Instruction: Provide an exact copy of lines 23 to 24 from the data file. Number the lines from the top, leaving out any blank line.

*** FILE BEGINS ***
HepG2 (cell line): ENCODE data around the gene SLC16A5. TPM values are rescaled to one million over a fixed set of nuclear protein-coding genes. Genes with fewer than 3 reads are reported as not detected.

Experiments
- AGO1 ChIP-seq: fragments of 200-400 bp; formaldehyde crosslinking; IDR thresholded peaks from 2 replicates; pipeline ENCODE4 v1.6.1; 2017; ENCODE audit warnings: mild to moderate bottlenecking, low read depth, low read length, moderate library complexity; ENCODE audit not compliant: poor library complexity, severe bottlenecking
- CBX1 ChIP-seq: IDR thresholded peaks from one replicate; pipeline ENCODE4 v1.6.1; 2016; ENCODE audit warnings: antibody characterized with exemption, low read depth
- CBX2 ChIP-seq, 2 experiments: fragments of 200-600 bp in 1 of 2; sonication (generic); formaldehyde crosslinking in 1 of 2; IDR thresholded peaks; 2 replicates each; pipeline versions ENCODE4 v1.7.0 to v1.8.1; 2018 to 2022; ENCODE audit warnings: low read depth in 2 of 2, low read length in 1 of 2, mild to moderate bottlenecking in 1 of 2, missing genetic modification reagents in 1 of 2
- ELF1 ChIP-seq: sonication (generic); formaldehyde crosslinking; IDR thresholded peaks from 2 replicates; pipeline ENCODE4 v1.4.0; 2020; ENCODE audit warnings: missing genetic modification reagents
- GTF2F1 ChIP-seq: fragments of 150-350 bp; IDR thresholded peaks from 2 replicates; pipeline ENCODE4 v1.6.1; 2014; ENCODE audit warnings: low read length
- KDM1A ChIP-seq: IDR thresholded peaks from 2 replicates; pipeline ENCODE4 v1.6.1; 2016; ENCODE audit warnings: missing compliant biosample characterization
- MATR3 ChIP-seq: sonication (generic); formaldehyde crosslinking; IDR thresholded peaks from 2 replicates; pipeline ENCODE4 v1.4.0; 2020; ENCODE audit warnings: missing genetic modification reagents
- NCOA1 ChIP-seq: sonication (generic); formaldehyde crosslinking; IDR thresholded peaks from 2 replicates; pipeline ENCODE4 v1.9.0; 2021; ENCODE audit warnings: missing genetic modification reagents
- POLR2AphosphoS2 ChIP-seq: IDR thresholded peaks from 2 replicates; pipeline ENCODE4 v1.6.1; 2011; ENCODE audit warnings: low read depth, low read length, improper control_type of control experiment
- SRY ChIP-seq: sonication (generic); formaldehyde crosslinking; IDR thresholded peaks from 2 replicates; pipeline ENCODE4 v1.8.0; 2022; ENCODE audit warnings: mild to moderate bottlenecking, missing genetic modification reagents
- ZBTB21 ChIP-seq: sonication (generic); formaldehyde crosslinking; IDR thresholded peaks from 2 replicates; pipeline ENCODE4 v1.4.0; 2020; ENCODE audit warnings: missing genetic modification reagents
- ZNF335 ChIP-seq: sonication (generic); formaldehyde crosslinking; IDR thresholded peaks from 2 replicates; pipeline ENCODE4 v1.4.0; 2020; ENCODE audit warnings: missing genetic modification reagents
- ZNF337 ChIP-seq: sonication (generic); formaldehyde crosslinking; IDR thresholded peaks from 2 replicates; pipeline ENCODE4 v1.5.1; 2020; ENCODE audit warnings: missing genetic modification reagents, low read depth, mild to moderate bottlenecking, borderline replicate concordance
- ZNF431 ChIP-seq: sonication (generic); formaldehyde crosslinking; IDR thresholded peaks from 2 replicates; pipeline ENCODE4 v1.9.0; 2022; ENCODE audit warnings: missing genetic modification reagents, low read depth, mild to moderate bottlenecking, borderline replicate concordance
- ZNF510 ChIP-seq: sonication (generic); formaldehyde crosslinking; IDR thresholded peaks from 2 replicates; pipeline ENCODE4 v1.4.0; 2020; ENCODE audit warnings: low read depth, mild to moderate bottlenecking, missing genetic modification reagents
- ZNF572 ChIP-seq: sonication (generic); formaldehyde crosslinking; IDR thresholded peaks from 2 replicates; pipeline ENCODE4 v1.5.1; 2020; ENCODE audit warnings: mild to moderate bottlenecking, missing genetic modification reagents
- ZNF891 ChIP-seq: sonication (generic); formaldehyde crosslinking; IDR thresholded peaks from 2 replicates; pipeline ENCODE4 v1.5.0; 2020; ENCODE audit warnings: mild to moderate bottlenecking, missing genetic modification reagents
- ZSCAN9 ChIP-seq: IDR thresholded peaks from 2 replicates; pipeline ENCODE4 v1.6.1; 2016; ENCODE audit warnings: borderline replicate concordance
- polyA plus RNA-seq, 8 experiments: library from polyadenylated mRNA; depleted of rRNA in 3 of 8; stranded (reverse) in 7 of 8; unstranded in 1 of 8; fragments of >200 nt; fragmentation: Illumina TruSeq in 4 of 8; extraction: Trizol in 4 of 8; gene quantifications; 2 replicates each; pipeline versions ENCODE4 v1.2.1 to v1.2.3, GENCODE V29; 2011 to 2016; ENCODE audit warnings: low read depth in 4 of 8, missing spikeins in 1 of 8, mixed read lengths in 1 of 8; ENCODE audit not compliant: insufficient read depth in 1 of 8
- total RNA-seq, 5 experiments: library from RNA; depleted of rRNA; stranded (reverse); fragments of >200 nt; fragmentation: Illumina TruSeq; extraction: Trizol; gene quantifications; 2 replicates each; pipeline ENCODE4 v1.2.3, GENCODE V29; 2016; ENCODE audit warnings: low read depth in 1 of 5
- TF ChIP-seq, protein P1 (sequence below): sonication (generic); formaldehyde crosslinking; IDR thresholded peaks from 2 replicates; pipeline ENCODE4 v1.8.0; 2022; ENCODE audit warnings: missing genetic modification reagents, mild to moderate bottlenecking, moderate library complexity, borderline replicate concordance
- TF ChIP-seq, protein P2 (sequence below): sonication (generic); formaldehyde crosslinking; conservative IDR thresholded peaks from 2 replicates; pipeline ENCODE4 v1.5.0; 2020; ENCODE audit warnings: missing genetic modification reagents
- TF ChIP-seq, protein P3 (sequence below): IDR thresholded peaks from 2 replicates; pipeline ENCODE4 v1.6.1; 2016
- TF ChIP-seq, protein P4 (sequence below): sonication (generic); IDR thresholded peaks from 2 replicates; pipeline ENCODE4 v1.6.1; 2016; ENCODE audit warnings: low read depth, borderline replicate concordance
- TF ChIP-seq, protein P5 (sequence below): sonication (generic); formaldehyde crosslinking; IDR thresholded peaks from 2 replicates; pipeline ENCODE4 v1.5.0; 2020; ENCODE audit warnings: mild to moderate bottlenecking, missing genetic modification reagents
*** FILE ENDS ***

- TF ChIP-seq, protein P1 (sequence below): sonication (generic); formaldehyde crosslinking; IDR thresholded peaks from 2 replicates; pipeline ENCODE4 v1.8.0; 2022; ENCODE audit warnings: missing genetic modification reagents, mild to moderate bottlenecking, moderate library complexity, borderline replicate concordance
- TF ChIP-seq, protein P2 (sequence below): sonication (generic); formaldehyde crosslinking; conservative IDR thresholded peaks from 2 replicates; pipeline ENCODE4 v1.5.0; 2020; ENCODE audit warnings: missing genetic modification reagents